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Feeling bunged up? Itchy eyes? Scratchy throat? Sneezing? These are all symptoms often associated with hay fever. As the winter months are swiftly turning into bright and sunny days, for some, this is a breath of fresh air, whereas for others this is coupled with some unpleasant symptoms. Hay fever is a common allergic condition, which can occur seasonally, typically between March and September. It has been reported to affect between 10 and 30% of adults, and around 40% of children in the UK.1
Other symptoms can include:
These symptoms are triggered by an allergic reaction to pollen; a very fine powder which is released from plants as part of their reproductive cycle. You can have an allergy to tree, grass, or weed pollen, which all have different times of release throughout the year, with grass pollen allergy being the most common. On inhalation, the immune system responds to pollen as if it were a threat, such as a virus or pathogenic bacteria, and mounts a rapid response resulting in symptoms. However, unlike with viral or bacterial infections, the symptoms of hay fever can last for months due to ongoing pollen exposure.
There are a few risk factors which can predispose us to this condition. Having a pre-existing allergic condition, such as asthma or eczema, can often be associated with an increased risk of hay fever. In children, this can be known as ‘allergic’ or ‘atopic march’, which refers to the progression of allergic conditions in infants, where the presence of one allergic condition as a child can increase the risk of developing another allergic condition.2
Additionally, a family history can also contribute to hay fever prevalence. Other factors such as exhaust fumes and cigarette smoke can exacerbate and provoke hay fever symptoms.3,4 Prevention is therefore key at reducing the risk of hay fever and the severity of associated symptoms, especially if you already have an allergic condition. For best results, you need to start preparing your body early, ideally 2-3 months before the pollen season begins.
What is histamine?
Histamine is a molecule released by immune cells in the circulation and in tissues (e.g. beneath the skin) as part of an immune response. During the immune response, histamine release and vasodilation brings blood and immune cells to the affected area, resulting in redness, heat, swelling, and the upregulation of mucus production. Histamine plays a key role in inflammation, especially in allergic reactions.
Individuals with allergies tend to have a higher baseline histamine level, prolonging inflammatory signaling.5 High histamine may be caused by poor detoxification of histamine or high histamine loading from diet (e.g. from histamine-rich foods like aged cheese and cured meats). The clearance or detoxification of histamine can be done via several pathways involving different enzymes, for example diamine oxidase (DAO), histamine-N-methyltransferase (HNMT), and monoamine oxidase B (MAO-B). Mutations or SNPs on the genes which code for these enzymes can reduce our ability to detoxify histamine, keeping levels higher. As well as this, other factors such as gut permeability, poor gut microbiome and stress can all further contribute to our overall histamine level and ability to detoxify effectively.6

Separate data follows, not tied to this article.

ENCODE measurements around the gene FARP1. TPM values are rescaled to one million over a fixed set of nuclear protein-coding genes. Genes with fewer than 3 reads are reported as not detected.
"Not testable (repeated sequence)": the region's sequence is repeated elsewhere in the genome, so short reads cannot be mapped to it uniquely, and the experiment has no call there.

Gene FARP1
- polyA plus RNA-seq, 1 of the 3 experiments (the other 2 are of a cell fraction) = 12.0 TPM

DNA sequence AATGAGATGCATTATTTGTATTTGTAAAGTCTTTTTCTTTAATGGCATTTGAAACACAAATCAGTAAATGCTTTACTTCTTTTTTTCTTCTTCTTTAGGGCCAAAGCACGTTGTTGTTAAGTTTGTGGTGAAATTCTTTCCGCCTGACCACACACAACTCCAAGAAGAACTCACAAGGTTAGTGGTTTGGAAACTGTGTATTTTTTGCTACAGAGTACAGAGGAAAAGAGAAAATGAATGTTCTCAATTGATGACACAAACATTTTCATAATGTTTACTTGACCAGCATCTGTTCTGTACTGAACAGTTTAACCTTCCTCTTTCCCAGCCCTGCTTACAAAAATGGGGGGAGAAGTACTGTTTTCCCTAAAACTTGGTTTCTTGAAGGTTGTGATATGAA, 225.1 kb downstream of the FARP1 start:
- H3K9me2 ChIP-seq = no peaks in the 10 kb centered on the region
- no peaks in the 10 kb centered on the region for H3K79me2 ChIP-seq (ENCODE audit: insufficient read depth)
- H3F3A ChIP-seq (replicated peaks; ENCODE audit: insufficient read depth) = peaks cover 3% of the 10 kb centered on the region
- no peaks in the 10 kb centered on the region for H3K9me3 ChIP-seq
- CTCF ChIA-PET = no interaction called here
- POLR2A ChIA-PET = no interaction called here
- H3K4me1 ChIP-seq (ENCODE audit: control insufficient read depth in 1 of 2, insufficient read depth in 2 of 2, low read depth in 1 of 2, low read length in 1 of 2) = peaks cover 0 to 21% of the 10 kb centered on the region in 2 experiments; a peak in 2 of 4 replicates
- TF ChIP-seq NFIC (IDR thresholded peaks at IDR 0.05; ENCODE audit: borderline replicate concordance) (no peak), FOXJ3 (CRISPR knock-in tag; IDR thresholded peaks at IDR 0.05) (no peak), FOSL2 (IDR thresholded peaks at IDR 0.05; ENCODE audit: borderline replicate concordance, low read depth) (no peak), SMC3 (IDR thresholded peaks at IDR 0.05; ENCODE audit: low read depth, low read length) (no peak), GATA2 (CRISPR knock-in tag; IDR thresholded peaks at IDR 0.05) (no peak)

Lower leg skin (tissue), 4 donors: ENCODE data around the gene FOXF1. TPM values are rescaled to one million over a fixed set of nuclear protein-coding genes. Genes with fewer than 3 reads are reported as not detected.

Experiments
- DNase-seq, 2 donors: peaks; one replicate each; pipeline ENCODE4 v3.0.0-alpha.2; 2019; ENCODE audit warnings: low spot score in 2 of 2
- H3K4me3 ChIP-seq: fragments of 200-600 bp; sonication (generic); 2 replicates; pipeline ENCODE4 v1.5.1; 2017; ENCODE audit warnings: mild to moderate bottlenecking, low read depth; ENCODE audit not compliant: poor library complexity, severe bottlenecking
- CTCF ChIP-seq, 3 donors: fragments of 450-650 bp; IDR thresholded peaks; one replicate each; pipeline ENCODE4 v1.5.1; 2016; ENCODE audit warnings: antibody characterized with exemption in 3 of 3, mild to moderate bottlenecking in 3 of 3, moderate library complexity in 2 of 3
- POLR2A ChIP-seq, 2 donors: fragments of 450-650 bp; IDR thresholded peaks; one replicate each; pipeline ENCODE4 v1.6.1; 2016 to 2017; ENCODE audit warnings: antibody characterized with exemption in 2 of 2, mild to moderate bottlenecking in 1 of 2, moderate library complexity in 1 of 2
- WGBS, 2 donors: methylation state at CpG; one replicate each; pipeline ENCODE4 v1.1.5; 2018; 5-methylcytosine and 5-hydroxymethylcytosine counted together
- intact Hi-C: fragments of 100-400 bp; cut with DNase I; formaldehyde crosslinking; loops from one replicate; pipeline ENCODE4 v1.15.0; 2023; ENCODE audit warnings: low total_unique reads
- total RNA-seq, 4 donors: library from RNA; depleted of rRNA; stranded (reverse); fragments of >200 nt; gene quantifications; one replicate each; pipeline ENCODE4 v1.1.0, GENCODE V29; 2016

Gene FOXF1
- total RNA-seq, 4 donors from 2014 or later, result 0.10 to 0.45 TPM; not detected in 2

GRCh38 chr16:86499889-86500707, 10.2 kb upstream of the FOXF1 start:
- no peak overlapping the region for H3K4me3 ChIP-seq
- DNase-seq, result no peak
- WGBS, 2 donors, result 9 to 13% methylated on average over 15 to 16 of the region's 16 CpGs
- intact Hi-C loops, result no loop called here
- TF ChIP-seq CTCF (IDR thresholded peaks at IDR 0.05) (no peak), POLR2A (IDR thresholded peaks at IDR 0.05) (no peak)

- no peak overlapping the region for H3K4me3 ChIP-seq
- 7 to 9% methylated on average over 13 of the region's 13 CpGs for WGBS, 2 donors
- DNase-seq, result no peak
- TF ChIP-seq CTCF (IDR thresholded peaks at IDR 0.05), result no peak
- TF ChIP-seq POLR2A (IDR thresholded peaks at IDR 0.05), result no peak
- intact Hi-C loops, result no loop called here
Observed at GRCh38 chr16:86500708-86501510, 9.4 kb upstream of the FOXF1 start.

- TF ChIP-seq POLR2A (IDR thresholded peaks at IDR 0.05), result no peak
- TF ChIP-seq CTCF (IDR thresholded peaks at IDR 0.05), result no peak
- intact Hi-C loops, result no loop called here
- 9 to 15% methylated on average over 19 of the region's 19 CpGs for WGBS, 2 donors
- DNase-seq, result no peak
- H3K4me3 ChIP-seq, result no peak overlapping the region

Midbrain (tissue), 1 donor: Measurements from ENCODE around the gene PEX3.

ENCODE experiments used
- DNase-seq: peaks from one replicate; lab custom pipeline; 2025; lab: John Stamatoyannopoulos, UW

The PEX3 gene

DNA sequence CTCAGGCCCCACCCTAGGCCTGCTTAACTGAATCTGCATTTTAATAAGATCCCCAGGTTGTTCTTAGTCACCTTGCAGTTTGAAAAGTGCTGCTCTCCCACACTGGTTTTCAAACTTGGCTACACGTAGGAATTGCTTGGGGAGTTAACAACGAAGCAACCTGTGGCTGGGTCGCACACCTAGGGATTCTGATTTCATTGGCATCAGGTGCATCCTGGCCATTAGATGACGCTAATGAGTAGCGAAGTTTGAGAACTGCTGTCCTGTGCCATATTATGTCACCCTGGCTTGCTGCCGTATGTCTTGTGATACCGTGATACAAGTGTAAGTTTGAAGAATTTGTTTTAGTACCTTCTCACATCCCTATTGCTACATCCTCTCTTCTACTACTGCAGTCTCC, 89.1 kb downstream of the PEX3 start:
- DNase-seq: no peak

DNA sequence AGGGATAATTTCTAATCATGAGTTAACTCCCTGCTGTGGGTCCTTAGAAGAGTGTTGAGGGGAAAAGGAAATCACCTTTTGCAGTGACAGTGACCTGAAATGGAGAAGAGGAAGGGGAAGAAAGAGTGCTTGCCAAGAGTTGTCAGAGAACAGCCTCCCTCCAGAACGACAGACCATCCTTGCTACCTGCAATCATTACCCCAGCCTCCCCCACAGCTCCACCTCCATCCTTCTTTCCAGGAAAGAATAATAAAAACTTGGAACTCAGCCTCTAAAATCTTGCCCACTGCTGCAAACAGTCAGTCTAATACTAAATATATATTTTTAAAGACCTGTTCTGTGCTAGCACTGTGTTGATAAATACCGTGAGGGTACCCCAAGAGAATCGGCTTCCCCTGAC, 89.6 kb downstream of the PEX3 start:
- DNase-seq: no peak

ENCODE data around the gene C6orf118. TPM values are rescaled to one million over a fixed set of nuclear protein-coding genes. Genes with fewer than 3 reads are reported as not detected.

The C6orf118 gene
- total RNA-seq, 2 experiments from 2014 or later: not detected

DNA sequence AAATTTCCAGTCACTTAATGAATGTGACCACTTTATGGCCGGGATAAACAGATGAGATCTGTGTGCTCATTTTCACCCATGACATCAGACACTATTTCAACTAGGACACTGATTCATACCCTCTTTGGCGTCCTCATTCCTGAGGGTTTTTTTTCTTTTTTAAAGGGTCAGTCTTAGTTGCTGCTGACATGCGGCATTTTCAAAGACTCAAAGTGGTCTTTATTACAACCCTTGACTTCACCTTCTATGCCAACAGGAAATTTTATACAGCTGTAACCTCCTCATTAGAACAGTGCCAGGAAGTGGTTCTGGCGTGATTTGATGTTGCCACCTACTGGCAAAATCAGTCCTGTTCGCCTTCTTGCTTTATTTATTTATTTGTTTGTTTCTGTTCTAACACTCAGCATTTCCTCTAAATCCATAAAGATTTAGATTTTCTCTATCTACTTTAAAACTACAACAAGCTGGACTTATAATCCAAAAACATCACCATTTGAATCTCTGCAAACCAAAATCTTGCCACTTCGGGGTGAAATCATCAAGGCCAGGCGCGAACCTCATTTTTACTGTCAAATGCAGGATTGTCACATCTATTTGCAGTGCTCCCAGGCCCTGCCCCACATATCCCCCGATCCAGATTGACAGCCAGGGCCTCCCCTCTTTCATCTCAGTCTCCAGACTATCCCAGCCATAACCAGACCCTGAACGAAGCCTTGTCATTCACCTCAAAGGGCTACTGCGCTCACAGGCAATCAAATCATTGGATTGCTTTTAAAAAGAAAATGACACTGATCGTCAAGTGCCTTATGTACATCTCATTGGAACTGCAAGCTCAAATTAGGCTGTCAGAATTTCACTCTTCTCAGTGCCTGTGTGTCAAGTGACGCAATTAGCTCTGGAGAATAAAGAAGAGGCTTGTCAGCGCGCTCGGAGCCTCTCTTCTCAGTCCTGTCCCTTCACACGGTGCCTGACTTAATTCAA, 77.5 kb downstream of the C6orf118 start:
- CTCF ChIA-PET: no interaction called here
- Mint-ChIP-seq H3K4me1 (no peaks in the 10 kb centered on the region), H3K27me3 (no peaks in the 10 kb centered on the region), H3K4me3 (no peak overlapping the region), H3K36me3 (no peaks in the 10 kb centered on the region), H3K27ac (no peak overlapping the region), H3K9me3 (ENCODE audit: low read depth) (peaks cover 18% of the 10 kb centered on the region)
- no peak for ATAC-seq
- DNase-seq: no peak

So, prevention is vital - What are the key nutrients to support hay fever?
Alongside nutrient support, there are also lifestyle changes which can help to improve hay fever symptoms:
If you suffer from hay fever, making these dietary and lifestyle changes, and starting early before the pollen season, could help with the management of symptoms. Doing so will hopefully enable you to enjoy the warmth and daylight that the spring and summer months bring.
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We have a team of Nutritionists at the end of our advice line, open to you, for product support and advice (5 days a week). 0121 433 8702 or email@example.com
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2 Bantz SK, et al. The Atopic March: Progression from Atopic Dermatitis to Allergic Rhinitis and Asthma. J Clin Cell Immunol. 2014;5(2):202.
3 Gilliland FS et al. Effect of glutathione-S-transferase M1 and P1 genotypes on xenobiotic enhancement of allergic responses: randomised, placebo-controlled crossover study. Lancet. 2004; 363 (9403): 119-25
4 Thomson NC, Livingston CE. Asthma and cigarette smoking. Eur Resp J. 2004; 24: 822-833.
5 Anvari S et al. Genetic Variation along the Histamine Pathway in Children with Allergic versus Nonallergic Asthma. Am J Respir Cell Mol Biol. 2015;53(6):802-9.
6 Kukkonen et al. High intestinal IgA associates with reduced risk of IgE-associated allergic diseases. Pediatr Allergy Immunol. 2010; 21: 67-73.
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10 Tecklenburg SL et al. Ascorbic acid supplementation attenuates exercise-induced bronchoconstriction in patients with asthma. Respir Med. 2007;101(8):1770-8.
11 Calder. n?3 Polyunsaturated fatty acids, inflammation, and inflammatory diseases. Am J Clin Nutr. 2006; 83 (6): S1505-19.
12 Terano et al. Eicosapentaenoic acid as a modulator of inflammation, effect on prostaglandin and leukotriene and leukotriene synthesis. Biochem Pharmacol. 1986; 35: 779-85.
13 Kalliomäki M, Salminen S, Arvilommi H, Kero P, Koskinen P, Isolauri E. Probiotics in primary prevention of atopic disease: a randomised placebo-controlled trial. Lancet. 2001; 7;357(9262):1076-9.
14 Asha'ari ZA, et al. Ingestion of honey improves the symptoms of allergic rhinitis: evidence from a randomized placebo-controlled trial in the East coast of Peninsular Malaysia. Ann Saudi Med. 2013 Sep-Oct;33(5):469-75.